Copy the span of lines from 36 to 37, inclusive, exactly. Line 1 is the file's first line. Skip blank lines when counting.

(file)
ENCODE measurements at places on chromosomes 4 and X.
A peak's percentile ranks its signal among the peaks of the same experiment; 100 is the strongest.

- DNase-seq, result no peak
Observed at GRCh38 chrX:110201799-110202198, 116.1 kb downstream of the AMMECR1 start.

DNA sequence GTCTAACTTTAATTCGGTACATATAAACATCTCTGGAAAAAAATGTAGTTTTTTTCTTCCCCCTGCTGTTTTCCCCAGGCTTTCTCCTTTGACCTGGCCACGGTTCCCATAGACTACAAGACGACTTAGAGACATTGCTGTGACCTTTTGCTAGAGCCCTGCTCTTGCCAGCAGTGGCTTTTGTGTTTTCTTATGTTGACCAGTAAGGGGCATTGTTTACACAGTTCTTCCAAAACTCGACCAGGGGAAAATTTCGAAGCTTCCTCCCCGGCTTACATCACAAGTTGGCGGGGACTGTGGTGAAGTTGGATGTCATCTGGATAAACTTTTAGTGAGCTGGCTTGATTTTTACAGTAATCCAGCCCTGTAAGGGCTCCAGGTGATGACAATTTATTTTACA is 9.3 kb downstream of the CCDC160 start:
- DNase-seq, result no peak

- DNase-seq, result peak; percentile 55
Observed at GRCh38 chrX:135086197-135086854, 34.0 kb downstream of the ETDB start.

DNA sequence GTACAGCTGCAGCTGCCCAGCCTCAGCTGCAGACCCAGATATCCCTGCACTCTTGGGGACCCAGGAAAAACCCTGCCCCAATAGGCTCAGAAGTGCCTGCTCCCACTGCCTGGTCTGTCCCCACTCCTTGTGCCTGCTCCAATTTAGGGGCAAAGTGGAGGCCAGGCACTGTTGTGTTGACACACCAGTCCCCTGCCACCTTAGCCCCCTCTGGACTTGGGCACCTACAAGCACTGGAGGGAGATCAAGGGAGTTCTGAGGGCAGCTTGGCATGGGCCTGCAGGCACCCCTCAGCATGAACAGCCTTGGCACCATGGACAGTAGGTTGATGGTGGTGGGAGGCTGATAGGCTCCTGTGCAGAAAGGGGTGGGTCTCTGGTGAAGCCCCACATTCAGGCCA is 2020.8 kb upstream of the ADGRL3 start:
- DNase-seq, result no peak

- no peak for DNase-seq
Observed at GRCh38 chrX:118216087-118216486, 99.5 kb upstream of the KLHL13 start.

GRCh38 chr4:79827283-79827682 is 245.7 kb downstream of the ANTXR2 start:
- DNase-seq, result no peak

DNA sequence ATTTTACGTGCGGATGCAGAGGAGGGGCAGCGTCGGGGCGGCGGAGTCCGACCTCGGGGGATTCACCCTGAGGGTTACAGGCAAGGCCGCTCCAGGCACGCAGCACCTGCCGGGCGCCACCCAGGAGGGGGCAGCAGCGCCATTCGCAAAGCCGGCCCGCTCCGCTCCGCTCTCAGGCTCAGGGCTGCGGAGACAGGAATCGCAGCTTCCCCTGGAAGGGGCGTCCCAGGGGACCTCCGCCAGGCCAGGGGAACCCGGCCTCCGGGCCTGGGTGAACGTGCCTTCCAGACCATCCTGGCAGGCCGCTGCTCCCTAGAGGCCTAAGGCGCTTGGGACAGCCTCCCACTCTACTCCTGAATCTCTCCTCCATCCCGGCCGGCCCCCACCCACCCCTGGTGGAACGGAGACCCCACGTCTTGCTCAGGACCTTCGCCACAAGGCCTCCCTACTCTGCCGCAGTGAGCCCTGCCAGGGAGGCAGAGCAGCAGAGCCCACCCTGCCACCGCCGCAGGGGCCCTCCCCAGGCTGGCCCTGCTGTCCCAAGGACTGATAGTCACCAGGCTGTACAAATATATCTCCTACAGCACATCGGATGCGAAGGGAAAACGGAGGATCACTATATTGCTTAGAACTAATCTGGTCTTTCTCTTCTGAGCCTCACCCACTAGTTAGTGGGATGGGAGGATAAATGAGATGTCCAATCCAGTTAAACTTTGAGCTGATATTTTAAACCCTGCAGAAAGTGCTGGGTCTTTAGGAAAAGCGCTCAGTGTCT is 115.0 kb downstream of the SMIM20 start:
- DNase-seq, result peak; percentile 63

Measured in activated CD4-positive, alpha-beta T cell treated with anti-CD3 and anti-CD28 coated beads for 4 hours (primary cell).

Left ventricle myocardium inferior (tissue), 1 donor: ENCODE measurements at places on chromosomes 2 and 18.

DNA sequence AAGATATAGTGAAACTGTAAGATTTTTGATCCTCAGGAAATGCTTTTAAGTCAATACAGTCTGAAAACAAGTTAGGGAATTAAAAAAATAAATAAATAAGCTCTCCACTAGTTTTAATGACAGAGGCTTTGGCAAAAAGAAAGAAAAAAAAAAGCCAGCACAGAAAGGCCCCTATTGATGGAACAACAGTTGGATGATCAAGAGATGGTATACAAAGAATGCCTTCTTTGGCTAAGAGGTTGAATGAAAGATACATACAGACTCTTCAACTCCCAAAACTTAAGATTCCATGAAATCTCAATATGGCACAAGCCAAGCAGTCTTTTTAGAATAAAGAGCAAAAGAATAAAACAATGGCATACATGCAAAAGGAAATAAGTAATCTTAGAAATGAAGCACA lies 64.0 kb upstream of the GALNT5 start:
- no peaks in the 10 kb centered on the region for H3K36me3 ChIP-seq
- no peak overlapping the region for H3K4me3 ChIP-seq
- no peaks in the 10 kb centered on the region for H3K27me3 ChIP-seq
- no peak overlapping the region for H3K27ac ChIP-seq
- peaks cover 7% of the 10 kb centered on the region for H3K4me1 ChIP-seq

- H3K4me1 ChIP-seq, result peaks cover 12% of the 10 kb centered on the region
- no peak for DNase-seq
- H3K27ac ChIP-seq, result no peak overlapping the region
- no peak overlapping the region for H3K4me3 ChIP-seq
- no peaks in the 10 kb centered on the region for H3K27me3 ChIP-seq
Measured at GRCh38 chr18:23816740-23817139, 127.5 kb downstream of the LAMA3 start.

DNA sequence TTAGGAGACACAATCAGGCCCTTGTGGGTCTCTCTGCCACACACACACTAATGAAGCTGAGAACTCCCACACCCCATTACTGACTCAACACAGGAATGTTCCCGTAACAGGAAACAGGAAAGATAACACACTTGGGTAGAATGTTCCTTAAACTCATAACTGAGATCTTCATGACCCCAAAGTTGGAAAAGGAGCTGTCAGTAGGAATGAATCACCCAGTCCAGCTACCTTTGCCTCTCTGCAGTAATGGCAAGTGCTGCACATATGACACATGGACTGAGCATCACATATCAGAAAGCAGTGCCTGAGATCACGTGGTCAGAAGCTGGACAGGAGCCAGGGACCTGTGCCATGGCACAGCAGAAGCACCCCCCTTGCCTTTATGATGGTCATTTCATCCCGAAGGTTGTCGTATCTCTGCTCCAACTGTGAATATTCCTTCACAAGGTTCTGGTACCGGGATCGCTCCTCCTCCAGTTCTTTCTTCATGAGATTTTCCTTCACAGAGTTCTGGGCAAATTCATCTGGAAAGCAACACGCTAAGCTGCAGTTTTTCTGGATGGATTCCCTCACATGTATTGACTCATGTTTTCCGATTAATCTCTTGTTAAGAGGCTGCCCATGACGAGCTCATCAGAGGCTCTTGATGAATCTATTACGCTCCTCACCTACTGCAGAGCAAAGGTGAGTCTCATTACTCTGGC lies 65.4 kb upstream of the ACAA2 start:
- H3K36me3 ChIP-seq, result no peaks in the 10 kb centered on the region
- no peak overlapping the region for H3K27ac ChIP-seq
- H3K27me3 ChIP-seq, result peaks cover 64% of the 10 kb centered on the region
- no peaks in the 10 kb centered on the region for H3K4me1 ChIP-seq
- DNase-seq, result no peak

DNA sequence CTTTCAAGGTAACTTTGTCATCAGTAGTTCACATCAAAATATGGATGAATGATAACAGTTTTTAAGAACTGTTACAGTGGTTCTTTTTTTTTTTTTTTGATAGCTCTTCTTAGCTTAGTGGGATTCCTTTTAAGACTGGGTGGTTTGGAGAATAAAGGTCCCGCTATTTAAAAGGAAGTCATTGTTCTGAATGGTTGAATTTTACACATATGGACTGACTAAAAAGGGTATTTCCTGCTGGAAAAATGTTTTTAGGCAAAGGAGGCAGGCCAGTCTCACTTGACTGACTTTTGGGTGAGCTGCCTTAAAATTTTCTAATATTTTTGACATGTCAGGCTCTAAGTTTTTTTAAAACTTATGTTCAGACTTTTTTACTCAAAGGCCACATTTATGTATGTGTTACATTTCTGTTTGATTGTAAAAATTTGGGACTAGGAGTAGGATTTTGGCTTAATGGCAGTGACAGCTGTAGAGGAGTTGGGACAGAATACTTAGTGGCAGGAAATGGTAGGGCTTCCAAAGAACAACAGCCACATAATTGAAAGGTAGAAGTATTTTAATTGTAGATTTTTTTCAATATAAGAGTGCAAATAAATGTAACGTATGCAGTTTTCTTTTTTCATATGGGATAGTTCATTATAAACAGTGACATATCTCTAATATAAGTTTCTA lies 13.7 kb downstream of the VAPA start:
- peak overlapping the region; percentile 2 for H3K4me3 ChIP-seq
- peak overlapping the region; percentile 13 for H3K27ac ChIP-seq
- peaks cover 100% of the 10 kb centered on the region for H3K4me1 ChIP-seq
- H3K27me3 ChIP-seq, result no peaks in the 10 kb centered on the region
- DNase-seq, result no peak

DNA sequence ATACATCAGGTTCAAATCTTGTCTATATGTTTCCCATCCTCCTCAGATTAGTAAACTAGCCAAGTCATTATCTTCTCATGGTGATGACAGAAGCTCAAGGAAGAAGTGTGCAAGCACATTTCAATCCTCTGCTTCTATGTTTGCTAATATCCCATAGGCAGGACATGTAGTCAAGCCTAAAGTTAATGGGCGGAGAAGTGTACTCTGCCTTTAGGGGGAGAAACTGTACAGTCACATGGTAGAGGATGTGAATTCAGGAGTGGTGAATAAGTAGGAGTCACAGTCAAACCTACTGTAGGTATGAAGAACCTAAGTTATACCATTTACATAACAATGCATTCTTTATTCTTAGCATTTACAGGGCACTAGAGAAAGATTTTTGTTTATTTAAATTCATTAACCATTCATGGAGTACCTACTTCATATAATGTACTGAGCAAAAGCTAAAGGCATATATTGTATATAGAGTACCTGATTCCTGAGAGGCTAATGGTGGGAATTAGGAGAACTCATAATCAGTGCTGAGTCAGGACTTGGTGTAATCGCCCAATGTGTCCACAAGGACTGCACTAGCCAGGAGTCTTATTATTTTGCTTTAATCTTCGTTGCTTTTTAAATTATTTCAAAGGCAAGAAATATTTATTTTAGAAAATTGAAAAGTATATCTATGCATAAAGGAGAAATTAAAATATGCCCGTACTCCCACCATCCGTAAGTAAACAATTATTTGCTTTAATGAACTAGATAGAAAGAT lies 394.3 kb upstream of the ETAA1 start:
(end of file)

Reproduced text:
- DNase-seq, result no peak

DNA sequence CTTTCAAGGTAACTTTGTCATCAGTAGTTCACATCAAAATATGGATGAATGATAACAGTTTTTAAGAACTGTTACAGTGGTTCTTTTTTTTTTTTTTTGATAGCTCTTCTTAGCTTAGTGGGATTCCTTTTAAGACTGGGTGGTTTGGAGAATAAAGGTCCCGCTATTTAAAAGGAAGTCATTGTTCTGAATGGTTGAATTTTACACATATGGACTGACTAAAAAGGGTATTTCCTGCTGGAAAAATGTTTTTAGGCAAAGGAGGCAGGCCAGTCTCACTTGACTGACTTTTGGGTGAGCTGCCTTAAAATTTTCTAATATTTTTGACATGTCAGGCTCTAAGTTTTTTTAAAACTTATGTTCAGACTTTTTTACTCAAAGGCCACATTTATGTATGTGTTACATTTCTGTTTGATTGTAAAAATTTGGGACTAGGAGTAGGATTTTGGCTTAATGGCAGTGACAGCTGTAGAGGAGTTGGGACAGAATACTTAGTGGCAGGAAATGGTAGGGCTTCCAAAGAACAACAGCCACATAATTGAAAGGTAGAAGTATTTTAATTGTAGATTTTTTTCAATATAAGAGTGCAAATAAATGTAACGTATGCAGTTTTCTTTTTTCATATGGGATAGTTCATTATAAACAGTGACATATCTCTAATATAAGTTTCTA lies 13.7 kb downstream of the VAPA start: